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ALS: A Clinical Population with Unique Communication Management and AAC Needs - Part 1

ALS: A Clinical Population with Unique Communication Management and AAC Needs - Part 1
Kim Winter, MA, CCC-SLP
October 31, 2016
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This text-based course is a transcript of the webinar, ALS: A Clinical Population with Unique Communication Management and AAC Needs - Part 1, presented by Kim Winter, MA, CCC-SLP.

Course Learning Objectives

  1. After this course, participants will be able to describe the neurologic underpinnings of ALS.
  2. After this course, participants will be able to describe the differences between a compensation/management approach versus a treatment/remediation approach to SLP interventions.
  3. After this course, participants will be able to describe the Speech Staging System for ALS, the roles of the SLP and various interventions for each stage.

I really appreciate the opportunity to be here today.  I’d like to get started right away because we have a good amount of information to cover. I do need to disclose that I received an honorarium from SpeechPathology.com for this presentation. I have no other financial or non-financial relationships to disclose.

ALS Epidemiology

In terms of ALS epidemiology, ALS is fairly rare compared to other disorders and diagnoses that we might encounter in our clinical experiences. On average, there are about two out of 100,000 individuals living with ALS in the United States each year.  

I work in a neuromuscular clinic, and working with patients who have ALS is very much a part of my every day routine. But, for many of you, ALS might be something that you may only encounter rarely, which makes it challenging to determine how best to provide the speech services to this unique clinical population. Then there are the AAC needs of the patient; which not all SLPs have the training or the experience to provide that service effortlessly.  When you combine those two factors, it is easy to see why this can be a challenging situation.

In terms of survival, these individuals, unfortunately, do not typically live long once the diagnosis is made because it is a terminal disease. The onset is typically between ages 30 to 60, but can certainly extend beyond that age range in both directions. I think the youngest person we've ever had in our clinic was, unfortunately, 19-years-old. Men tend to develop the disease slightly more often than women. It's not entirely clear as to why that is.

Additionally, military veterans, particularly those that were deployed during the Gulf War, are approximately twice as likely to develop ALS.  Again, it’s not really known why that is. If there's any kind of silver lining to this phenomenon, it's that ALS is recognized by the VA as a covered benefit. Therefore, when it comes to getting an AAC device or any type of durable medical equipment such as a power wheelchair, a hospital bed, etc. it is fully covered by the VA as long as the veteran is registered with them.  Be sure to ask all your patients if they are veterans. If they are, find out whether or not they are registered with the VA.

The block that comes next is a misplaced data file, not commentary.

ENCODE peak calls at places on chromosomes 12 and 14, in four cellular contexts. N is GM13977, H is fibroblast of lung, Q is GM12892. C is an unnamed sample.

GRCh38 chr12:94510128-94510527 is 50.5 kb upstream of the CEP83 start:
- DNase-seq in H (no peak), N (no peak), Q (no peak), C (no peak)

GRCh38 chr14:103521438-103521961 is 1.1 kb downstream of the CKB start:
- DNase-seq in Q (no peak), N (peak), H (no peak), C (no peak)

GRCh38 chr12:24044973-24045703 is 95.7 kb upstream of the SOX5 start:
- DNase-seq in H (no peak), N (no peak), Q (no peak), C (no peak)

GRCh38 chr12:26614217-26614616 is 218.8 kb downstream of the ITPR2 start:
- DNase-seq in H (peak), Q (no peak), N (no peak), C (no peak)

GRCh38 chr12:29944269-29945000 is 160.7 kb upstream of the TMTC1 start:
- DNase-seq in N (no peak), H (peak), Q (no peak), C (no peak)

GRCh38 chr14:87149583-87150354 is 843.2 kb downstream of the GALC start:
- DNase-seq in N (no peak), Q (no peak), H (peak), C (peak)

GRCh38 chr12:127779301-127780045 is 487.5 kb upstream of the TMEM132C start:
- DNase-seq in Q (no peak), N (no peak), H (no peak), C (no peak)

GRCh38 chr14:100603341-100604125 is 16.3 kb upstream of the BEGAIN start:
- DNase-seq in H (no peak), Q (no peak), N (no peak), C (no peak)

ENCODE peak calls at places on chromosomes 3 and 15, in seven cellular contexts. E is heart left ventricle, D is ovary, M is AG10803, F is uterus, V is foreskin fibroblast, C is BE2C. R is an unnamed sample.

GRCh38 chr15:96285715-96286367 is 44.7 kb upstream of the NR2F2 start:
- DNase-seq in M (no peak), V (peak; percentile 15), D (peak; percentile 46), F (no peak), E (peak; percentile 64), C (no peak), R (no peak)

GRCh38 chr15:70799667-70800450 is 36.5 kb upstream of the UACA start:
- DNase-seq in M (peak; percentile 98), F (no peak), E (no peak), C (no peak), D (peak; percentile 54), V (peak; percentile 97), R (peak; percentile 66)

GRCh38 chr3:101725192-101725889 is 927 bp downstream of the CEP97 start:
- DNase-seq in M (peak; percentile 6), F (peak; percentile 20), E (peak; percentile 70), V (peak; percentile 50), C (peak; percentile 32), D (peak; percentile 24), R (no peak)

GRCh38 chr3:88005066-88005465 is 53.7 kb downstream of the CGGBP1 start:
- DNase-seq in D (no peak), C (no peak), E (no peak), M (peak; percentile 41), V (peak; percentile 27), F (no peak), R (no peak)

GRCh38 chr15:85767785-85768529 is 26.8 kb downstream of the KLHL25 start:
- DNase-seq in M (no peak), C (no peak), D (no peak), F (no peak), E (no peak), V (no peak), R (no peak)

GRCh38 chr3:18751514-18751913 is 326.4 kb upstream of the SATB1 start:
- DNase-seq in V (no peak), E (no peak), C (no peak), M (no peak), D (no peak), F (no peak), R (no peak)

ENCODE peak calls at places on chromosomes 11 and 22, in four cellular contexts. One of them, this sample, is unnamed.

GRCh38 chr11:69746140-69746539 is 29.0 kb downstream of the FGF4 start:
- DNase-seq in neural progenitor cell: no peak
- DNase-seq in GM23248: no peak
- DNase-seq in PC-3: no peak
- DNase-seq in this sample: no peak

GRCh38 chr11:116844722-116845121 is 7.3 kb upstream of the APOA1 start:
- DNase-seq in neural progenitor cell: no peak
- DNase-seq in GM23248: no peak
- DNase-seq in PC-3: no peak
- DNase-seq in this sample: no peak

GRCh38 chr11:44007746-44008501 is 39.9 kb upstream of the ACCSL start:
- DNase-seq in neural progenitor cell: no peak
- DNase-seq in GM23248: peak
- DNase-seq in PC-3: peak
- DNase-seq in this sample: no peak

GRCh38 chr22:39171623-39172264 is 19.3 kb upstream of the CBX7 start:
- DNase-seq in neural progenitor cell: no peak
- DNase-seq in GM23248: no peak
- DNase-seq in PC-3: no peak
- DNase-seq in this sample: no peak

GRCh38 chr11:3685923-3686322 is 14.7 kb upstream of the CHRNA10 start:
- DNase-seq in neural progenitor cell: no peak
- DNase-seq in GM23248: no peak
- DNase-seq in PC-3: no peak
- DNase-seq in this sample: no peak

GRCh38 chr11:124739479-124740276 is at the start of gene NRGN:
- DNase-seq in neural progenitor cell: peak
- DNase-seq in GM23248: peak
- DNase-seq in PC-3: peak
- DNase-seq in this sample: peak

Neuroanatomy Review

What is ALS?

Let's review the neuroanatomy and the neurology behind ALS. If we break down each term of the diagnosis, ‘amyotrophic’ means without nourishment to the muscles. ‘Lateral’ obviously refers to the side of the spinal cord. ‘Sclerosis’ refers to the hardening of the spinal cord, particularly in the advanced stages of ALS.  There is an organization, Project ALS (http://www.projectals.org/what-is-als) that shows a great video depicting what happens to the muscles and the nerves in ALS. The video's pretty short and is certainly worth the time.

As a snapshot of what ALS is, we know that it is called Lou Gehrig's disease. It's progressive. It is neurodegenerative. It involves both the upper and the lower motor neurons.  I want to emphasize that it is a very heterogeneous presentation.  Ten patients with ALS can all present very differently. It's often not until the end stages, or the terminal stages of the disease, that patients tend to look a bit more similar. It is very diverse in terms of its presentations.


kim winter

Kim Winter, MA, CCC-SLP

Kim Winter is a Speech-Language Pathologist at Hospital for Special Care in New Britain, CT.  She has 20 years of experience, working exclusively with adults in the medical setting.  Kim provides services in the Outpatient Department, as well as the Neuromuscular and Movement Disorders Clinics, providing interventions to individuals with motor neuron diseases, muscular dystrophies and Parkinsonian disorders.  Much of her career has been spent providing AAC services to adults with a wide variety of both acquired and developmental disabilities.  She has served as a guest lecturer for the graduate level AAC class at the University of Connecticut and in 2011 was selected as a co-presenter on ALS and Management of Dysphagia at the ASHA National Convention.



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